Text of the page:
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Because sometimes a status update just isn't enough.

Because sometimes a status update just isn't enough.

11 September 2011

Always something there to remind me...





To most of us, the memory, images, sounds, and horror of 9/11 are still as fresh in our minds 10 years later as they were the day that it all unfolded. If you ask most people today what they were doing, thinking, eating, drinking, wearing on that day in 2001, they can tell you without hesitation. There is almost instant recall: Feeling the horror, the disbelief, the shock, the fear... it comes back in waves as we remember precisely that day, that moment, that our world as we knew it, loved it, and were comfortable with it, changed forever.

I remember vividly the day that George W. Bush declared "The War On Terror." I had a feeling of dread; as I looked at my three teen-age boys I knew... I knew... that one of my precious babies would eventually be in that war.

When my middle son, Kacey, asked to enlist in the Marine Corps, I said no. NO. I was firm. I was definite. Your life is worth more than oil, I told him. Your life is worth more than everyone else's who is over there dying because of this war. I will shoot you in the foot myself, I told him, before I will let you go to war.

He went.



A year later, my baby, my monster, my Brennan, asked me to sign the paperwork for early enlistment, because he would still only be 17 when he graduated from high school. Oh HELLL to the no, I roared. No, no, no, no, no, no, no. NO. I screamed at recruiters. I was rude to them. I threatened them with bodily harm. I gained a reputation at the local recruitment office as A Liberal Who Hates the President. I sat in meetings with Marines, my son, and my ex-husband, with a scowl on my face, a grim look in my eye, and murder in my heart if they thought for one damn second they were going to ship my youngest child off to war.

The day Brennan arrived at bootcamp his recruiter knocked on my door and let me know he had arrived safely. I refused to let him in my house and said, "If anything happens to my child, anything at all, I will hunt you down like a dog and kill you where you stand." He said, "I understand, Ma'am. Thank you." As he turned and left, I slammed the door, but it never occurred to me to say, "Thank you for your service."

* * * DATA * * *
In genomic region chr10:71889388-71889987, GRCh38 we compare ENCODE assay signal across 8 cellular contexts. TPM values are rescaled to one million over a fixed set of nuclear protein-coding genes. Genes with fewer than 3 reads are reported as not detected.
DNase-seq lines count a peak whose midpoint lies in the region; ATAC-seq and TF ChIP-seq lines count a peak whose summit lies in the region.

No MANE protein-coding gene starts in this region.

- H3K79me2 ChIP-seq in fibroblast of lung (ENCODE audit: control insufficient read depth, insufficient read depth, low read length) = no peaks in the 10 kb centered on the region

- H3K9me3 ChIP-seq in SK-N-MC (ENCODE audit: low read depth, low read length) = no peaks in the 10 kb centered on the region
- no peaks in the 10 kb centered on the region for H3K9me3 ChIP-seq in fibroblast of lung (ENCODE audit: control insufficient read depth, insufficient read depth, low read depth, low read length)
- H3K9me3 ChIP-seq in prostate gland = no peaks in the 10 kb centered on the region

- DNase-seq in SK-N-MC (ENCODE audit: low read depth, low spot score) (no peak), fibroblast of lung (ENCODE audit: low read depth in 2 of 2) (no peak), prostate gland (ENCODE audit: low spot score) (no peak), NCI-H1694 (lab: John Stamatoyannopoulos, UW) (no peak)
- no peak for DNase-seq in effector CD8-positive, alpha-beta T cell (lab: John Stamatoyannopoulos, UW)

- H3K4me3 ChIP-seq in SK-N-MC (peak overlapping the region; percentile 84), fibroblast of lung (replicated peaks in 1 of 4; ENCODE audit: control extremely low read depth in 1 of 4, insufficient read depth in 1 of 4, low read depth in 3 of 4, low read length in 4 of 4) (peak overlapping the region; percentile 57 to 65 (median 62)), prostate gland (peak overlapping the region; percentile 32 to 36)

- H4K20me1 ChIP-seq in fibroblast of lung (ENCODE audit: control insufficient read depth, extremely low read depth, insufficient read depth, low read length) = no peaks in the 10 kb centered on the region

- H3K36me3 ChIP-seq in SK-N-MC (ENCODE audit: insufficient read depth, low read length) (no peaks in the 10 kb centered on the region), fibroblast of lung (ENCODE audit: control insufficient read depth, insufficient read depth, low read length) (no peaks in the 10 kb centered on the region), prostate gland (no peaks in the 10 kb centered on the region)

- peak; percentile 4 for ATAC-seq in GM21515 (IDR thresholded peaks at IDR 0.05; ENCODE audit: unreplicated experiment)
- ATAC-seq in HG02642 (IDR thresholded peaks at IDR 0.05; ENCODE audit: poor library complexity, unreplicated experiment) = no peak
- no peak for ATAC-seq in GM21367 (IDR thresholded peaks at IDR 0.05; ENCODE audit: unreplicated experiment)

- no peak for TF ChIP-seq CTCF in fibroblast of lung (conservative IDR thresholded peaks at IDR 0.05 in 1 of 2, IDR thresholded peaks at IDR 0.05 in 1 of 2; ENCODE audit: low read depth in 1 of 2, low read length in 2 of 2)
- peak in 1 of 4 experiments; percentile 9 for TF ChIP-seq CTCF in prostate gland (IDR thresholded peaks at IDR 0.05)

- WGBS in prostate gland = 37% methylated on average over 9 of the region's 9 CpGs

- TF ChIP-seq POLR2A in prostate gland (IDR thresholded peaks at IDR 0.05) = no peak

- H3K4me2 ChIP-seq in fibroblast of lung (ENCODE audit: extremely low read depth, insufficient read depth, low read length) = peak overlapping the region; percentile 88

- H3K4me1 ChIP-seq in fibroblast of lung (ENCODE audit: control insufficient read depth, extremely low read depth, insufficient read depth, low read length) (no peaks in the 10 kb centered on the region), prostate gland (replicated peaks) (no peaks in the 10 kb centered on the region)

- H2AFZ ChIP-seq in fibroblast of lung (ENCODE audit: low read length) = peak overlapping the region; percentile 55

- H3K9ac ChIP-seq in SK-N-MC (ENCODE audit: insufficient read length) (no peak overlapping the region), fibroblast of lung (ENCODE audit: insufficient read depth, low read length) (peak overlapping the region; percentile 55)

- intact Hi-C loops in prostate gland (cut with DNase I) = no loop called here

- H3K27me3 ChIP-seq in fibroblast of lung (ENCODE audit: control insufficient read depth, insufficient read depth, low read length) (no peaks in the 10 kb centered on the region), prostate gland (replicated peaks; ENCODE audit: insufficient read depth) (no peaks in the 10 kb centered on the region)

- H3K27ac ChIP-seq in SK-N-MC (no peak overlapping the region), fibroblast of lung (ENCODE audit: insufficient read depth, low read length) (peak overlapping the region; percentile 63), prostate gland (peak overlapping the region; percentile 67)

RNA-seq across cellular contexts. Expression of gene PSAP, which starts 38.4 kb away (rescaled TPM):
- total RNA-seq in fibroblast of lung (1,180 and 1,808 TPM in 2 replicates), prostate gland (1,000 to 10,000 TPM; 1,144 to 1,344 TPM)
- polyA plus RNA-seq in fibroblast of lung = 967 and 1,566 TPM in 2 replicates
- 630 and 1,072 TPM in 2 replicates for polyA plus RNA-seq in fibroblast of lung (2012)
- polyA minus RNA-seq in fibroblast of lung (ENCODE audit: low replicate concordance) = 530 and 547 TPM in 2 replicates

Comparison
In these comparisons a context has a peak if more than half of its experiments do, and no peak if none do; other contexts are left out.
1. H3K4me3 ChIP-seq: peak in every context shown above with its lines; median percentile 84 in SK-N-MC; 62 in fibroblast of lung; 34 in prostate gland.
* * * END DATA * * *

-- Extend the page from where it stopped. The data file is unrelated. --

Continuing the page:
Dear Recruiting Officer Who Stole My Child,

I'm sorry for never thanking you... so I'm saying it today, 5 years too late: from the bottom of my heart, thank you, thank you, thank you for your service.

But I will still hunt you down like a dog and kill you where you stand if anything, anything, anything happens to my baby.



Brennan has served two tours in the middle east, and Kacey has done one. He is scheduled to go back after Christmas. Every year in December I sit down and read the List of Names of All Those Who Have Lost Their Lives This Year While Fighting The Never-Ending War On Terror. I read every single name. I look at every single face. I look to see where they are from, how old they are, and how they died. As tears pour down my face I think of them as children, think of their families, and think of their mothers. I try to imagine how they felt the day they opened their door and saw a uniformed officer standing on the other side, forced to tell them the words that they prayed they would never hear... "I'm sorry to inform you..."

My heart breaks for each and every one of them. And even though I'm not a religious person, I pray with every fiber of my being that I will never be that mother. I thank all the powers of the universe for keeping my precious children safe. And then I think about what a different place this world would be if it weren't for those who were willing to stand up and fight, those people like my sons who stood up to me because they had a calling, a determination, a dedication far beyond anything that I have ever felt.

I think of the people who lost their lives on 9/11/01. I think of their families, the first responders, and all the men and women who have fought courageously so that a tragedy such as that would never happen in our country again.

And I am so incredibly grateful for all of them, and so incredibly proud that two of my boys are among them.

When people say, "Oh, in 30, 40, 50, whatever, years, no one will care or remember about 9/11."

I pray that isn't true. And I don't believe that it's true. As long as I have breath in my body and am sound of mind, I will remember.



I will never forget.